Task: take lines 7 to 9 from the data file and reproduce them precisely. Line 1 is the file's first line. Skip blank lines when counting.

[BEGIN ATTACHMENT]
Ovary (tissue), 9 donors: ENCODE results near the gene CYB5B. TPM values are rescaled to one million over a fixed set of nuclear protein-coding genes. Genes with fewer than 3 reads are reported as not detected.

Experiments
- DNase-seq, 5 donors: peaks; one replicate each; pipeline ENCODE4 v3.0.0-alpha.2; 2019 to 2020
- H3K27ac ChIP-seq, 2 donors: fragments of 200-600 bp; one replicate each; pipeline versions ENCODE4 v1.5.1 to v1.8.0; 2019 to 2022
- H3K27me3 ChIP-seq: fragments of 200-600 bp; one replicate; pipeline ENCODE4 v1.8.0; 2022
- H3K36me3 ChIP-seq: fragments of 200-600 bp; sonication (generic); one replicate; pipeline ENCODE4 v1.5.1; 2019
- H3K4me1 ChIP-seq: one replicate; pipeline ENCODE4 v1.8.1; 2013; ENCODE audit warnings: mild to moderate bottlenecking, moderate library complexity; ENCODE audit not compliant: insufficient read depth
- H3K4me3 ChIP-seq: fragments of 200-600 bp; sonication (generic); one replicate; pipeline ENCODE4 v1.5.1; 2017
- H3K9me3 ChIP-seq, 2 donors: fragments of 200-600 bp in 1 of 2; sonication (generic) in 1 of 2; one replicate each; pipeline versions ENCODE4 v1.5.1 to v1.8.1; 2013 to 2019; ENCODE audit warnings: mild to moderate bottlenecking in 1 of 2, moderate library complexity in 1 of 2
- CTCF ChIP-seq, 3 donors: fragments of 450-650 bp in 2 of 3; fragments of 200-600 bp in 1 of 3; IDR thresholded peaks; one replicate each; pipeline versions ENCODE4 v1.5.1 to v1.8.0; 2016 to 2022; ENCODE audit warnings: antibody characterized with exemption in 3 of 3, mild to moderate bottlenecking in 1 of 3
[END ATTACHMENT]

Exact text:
- H3K4me1 ChIP-seq: one replicate; pipeline ENCODE4 v1.8.1; 2013; ENCODE audit warnings: mild to moderate bottlenecking, moderate library complexity; ENCODE audit not compliant: insufficient read depth
- H3K4me3 ChIP-seq: fragments of 200-600 bp; sonication (generic); one replicate; pipeline ENCODE4 v1.5.1; 2017
- H3K9me3 ChIP-seq, 2 donors: fragments of 200-600 bp in 1 of 2; sonication (generic) in 1 of 2; one replicate each; pipeline versions ENCODE4 v1.5.1 to v1.8.1; 2013 to 2019; ENCODE audit warnings: mild to moderate bottlenecking in 1 of 2, moderate library complexity in 1 of 2